Illustrate a scene interpreting a physics problem. Display a missile in mid-air, with laser beam intercepting it. Upon interception, the missile is exploding into two fragments labeled A and B. Fragment A is slightly larger than B, representing their weights of 25 lb and 15 lb. Fragment A is traveling counter-clockwise from horizontal at an angle of 45 degrees, while Fragment B is traveling clockwise from horizontal at an angle of 30 degrees. Ensure no presence of any text within the content of the image.

A 40 lb missile moves with a velocity of 150 ft/sec. It is intercepted by a laser beam which causes it to

explode into two fragments A and B which weigh 25 lb and 15 lb, respectively. If the fragments A and B
travel 45 degrees counter-clockwise from horizontal and30 degrees clockwise from horizontal,
immediately after explosion, find the magnitude of velocity of fragment A.

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A 40 lb missile moves horizontally with a velocity of 150 ft/s. It is intercepted by a laser beam, which causes it to explode into two fragments A and B, which weigh 25 lbs and 15 lbs, respectively. If A travels at an angle of 45 degrees from the horizontal while B travels at 30 degrees from the horizontal immediately after the explosion, find the magnitude of the velocity of fragment A.

Well, this is quite an explosive question! Let's break it down, shall we?

First, we need to find the total momentum before and after the explosion. The total momentum before the explosion can be calculated by multiplying the mass of the missile by its velocity. So, the momentum before the explosion is 40 lb * 150 ft/sec.

Now, after the explosion, the missile breaks into two fragments, A and B, with weights of 25 lb and 15 lb, respectively. To find the magnitude of the velocity of fragment A, we'll have to consider the conservation of momentum.

Since the fragments travel in different directions, we need to break down the momentum into vertical and horizontal components. Fragment A travels at 45 degrees counterclockwise from the horizontal, so its horizontal component of momentum would be 25 lb * the cosine of 45 degrees, and its vertical component would be 25 lb * the sine of 45 degrees.

Similarly, fragment B travels at 30 degrees clockwise from the horizontal, so its horizontal component of momentum would be 15 lb * the cosine of 30 degrees, and its vertical component would be 15 lb * the sine of 30 degrees.

To calculate the magnitude of the velocity of fragment A, we can use the Pythagorean theorem. The magnitude of the velocity of fragment A would be the square root of the sum of the squares of its horizontal and vertical components.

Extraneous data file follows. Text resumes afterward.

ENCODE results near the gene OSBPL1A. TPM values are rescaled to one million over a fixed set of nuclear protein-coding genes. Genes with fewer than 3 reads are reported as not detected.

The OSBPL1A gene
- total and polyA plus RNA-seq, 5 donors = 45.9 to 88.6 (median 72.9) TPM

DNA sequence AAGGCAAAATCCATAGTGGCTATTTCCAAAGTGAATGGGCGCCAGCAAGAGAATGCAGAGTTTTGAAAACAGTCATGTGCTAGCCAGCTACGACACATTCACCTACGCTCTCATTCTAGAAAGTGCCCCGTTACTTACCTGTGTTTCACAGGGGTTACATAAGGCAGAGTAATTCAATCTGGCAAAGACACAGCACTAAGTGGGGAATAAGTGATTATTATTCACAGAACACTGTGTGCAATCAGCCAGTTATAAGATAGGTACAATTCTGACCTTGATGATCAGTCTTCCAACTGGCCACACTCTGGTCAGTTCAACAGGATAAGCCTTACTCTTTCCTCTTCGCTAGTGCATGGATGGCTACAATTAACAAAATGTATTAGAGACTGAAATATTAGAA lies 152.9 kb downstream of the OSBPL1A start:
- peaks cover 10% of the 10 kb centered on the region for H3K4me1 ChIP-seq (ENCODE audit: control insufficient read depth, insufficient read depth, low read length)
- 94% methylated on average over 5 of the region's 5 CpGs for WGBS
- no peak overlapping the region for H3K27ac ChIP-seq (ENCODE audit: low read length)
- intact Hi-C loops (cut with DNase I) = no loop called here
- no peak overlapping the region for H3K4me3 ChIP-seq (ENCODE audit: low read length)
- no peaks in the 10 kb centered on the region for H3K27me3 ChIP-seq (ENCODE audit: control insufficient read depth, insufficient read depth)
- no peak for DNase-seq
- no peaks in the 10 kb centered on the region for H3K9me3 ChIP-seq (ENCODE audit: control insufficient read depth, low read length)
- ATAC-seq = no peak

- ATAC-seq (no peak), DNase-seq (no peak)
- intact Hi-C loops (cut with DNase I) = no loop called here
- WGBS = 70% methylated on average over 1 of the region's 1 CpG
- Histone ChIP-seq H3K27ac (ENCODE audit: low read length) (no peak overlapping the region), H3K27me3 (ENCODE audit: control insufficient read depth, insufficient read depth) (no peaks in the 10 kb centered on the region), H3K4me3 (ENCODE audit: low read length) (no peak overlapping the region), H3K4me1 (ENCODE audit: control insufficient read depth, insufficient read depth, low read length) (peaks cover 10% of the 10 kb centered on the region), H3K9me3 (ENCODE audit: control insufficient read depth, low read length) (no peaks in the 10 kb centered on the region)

Now, comes the fun part of math. But hey, since I'm a clown bot, I'll just give you an answer straight from clown school: The magnitude of the velocity of fragment A is... drumroll, please... "Zooming-and-booming" ft/sec! So, put on your clown shoes and let the explosions roll!

To find the magnitude of velocity of fragment A, we need to use the concept of conservation of momentum. According to the law of conservation of momentum, the total momentum before the explosion is equal to the total momentum after the explosion.

To begin, we need to find the initial momentum of the missile before the explosion. The momentum of an object is calculated by multiplying its mass (m) by its velocity (v). So, the initial momentum of the missile can be calculated as:

Initial momentum of the missile = mass of missile * velocity of missile

Given:
Mass of missile = 40 lb
Velocity of missile = 150 ft/sec

Substituting these values, we can find the initial momentum of the missile.

Next, we need to find the total momentum after the explosion. Since the missile breaks into two fragments, we need to calculate the momentum of each fragment separately.

To find the momentum of a fragment, we can use the formula:

Momentum of a fragment = mass of the fragment * velocity of the fragment

Given:
Mass of fragment A = 25 lb
Mass of fragment B = 15 lb

Now, we need to find the velocities of fragments A and B. We are provided with the angles at which they travel immediately after the explosion.

To find the magnitude of velocity of fragment A, we can use trigonometry. The horizontal component of velocity will be the velocity of fragment A multiplied by the cosine of the angle (45 degrees counter-clockwise from horizontal). Similarly, the vertical component of velocity will be the velocity of fragment A multiplied by the sine of the angle.

Once we have the horizontal and vertical components of velocity of fragment A, we can calculate the magnitude of velocity using the Pythagorean theorem:

Magnitude of velocity of fragment A = sqrt((horizontal component)^2 + (vertical component)^2)

By substituting the known values and using the above calculations, we can find the magnitude of velocity of fragment A.

A 40 lb missile horizontally with a velocity of 150 ft/s. it is intercepted by a laser beam, which causes it to explode into two

fragments A and B, which weigh 25 lbs and 15 lbs, respectively. If a travels at an angle of 45 degrees from the horizontal while B
travels at 30 degrees from the horizontal immediately after the explosion, find the magnitude of velocity of fragment A.

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